How can a heart attack be silent? Is a silent heart attack any less serious than a regular one? This lesson answers these questions and defines and delineates a regular heart attack from a silent one.
Different Heart Attacks
Just about any TV show or movie portrays a heart attack as this super-obvious event.
You know, there’s a man going on about his day and all of a sudden he stops, clutches his chest, groans, and maybe kneels over. The reality is that many people do not have the stereotypical heart attack that involves its usual signs and symptoms. Some people have what’s known as a silent heart attack.
Let’s differentiate the two in this lesson.
The Typical Heart Attack
A heart attack is an event that involves the death of a certain section of heart muscle as a result of oxygen deprivation to that part of the heart muscle. The heart muscle is deprived of oxygen because a blood vessel supplying it with blood, the stuff that carries the oxygen, is blocked. General signs and symptoms of a heart attack include:
- Pain, pressure, tightness, squeezing, or discomfort in the chest
- Pain that may also involve the back, neck, and jaw
- Pain involving one or both arms
- Nausea and even vomiting
- Difficulty breathing
- A cold sweat
- A feeling of being very tired and lightheaded
The Silent Heart Attack
There is also a kind of heart attack called the silent heart attack, a kind of heart attack where the person experiences few, if any, of the signs and symptoms we just went over. Namely, the person may not have any chest pain at all. In fact, many people later on realize what they thought was indigestion, a bad flu, or even nausea was in fact a heart attack.
So how in the world do we diagnose this kind of heart attack? Well, the only way to really do this is to have specialized tests performed that can tell a doctor that your heart has had a heart attack. One of these tests is called an echocardiogram, a test that uses sound waves to image the heart. Another is called an electrocardiogram, a test that helps detect any abnormalities in the heart’s rate and rhythm.For example, a person who experiences a silent heart attack may notice that they are far more fatigued than usual or constantly short of breath after what they thought was just a bad case of the flu. In fact, these two issues may arise as a result of structural changes that occur to the heart as a result of the heart attack.
When the person goes to the doctor complaining of these problems, the doctors may conduct the tests I described above only to find that the patient now has an irregular heart rhythm or has a valve defect that causes the blood in the heart to flow the wrong way.I must emphasize that a silent heart attack is not any better than a more stereotypical one just because a person has no chest pain and few, if any, of the other signs and symptoms of the heart attack we went over. A silent heart attack is just as bad for the heart and occurs for the same underlying reason we went over.This means that if all you have is only shortness of breath, or pain in the back or arms but not the chest, or prolonged fatigue, or what you think is some bad indigestion or flu, go see a doctor right away. It may be actually be silent heart attack.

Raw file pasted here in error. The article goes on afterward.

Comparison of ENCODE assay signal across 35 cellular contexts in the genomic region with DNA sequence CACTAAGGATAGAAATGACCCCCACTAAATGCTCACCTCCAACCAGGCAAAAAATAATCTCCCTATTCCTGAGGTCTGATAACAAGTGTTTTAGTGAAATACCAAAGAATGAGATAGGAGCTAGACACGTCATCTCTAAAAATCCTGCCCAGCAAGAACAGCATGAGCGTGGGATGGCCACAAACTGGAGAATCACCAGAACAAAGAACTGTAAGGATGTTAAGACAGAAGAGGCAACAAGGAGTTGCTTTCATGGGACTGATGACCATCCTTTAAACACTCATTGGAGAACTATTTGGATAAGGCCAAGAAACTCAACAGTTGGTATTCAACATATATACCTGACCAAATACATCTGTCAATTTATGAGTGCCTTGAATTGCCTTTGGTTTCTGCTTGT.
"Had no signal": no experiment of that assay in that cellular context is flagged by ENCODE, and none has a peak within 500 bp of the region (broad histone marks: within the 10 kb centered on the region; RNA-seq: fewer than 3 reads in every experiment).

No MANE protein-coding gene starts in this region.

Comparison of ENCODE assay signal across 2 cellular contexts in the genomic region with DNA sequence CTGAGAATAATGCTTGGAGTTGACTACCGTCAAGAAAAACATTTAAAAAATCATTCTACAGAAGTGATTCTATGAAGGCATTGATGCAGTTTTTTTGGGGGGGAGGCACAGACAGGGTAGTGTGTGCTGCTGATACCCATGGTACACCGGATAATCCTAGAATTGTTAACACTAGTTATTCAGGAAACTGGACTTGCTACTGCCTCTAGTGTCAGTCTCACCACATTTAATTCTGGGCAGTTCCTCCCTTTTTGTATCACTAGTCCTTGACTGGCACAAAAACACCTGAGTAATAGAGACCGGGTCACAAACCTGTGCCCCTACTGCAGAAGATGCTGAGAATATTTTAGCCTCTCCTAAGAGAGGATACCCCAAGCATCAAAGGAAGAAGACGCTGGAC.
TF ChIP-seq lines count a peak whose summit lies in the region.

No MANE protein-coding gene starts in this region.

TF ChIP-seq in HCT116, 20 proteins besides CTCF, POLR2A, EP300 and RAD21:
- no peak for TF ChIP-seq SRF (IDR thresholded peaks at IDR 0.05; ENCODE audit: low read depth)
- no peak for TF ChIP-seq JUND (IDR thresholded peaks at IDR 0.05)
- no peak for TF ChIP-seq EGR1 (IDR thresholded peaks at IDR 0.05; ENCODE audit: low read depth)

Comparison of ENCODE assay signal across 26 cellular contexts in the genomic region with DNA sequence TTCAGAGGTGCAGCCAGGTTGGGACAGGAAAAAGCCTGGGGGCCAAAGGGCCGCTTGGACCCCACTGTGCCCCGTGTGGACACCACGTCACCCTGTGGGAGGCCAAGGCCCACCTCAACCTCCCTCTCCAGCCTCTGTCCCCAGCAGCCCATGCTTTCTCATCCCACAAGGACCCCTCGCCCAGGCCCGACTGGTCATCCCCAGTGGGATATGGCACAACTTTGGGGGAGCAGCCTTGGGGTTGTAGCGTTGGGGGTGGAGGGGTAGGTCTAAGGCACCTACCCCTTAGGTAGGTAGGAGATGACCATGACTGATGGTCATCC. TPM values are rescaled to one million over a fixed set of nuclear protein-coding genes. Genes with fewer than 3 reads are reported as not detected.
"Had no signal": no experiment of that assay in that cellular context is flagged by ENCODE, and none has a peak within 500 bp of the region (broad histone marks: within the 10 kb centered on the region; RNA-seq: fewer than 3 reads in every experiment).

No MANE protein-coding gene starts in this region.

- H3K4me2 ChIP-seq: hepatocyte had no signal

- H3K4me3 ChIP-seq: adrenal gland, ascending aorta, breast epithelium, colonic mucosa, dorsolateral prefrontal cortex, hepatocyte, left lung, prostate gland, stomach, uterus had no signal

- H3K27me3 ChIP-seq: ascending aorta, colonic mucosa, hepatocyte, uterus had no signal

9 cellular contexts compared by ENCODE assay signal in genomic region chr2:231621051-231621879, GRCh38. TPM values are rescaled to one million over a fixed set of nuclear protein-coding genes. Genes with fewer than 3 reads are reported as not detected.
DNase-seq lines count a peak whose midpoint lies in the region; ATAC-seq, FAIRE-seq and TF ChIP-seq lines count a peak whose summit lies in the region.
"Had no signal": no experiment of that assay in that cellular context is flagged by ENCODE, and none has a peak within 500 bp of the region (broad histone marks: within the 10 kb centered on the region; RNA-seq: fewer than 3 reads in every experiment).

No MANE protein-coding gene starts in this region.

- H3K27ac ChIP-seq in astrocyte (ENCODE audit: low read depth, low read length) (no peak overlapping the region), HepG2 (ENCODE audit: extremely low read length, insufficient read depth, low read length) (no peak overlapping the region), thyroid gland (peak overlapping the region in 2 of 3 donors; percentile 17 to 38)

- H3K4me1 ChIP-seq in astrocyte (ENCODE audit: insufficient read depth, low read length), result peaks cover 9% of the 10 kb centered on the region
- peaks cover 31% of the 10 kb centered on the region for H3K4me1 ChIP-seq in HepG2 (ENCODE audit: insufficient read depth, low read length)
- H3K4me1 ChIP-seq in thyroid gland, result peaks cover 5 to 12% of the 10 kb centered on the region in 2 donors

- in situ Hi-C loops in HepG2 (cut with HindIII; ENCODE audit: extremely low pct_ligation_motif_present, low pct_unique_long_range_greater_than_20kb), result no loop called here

A heart attack is an event where the blood flow to a part of the heart muscle is blocked, resulting in oxygen deprivation to that part, and the death of that area of the heart as a result. Stereotypically, a heart attack causes:
- Pain in the chest and, perhaps, the arm(s), jaw, neck, and back
- A cold sweat
- Difficulty breathing
And many other signs and symptoms.
These signs and symptoms may be unrecognized, minimal, or completely absent in a silent heart attack. This means a person with a silent heart attack may think his or her nausea is stemming from food poisoning as opposed to a heart attack or they may have no signs or symptoms whatsoever (at least initially). Then, as the heart develops problems as a result of the silent heart attack, such as arrhythmias (irregular rhythms), the person may develop fatigue and shortness of breath. The person will go to the doctor, where the doctor will use one of many tests to diagnose the heart attack. One of these tests is called an echocardiogram, which uses sound waves to image the heart, and the other is called an electrocardiogram, which helps detect any abnormal rate or rhythm to the heart.Medical Disclaimer: The information on this site is for your information only and is not a substitute for professional medical advice.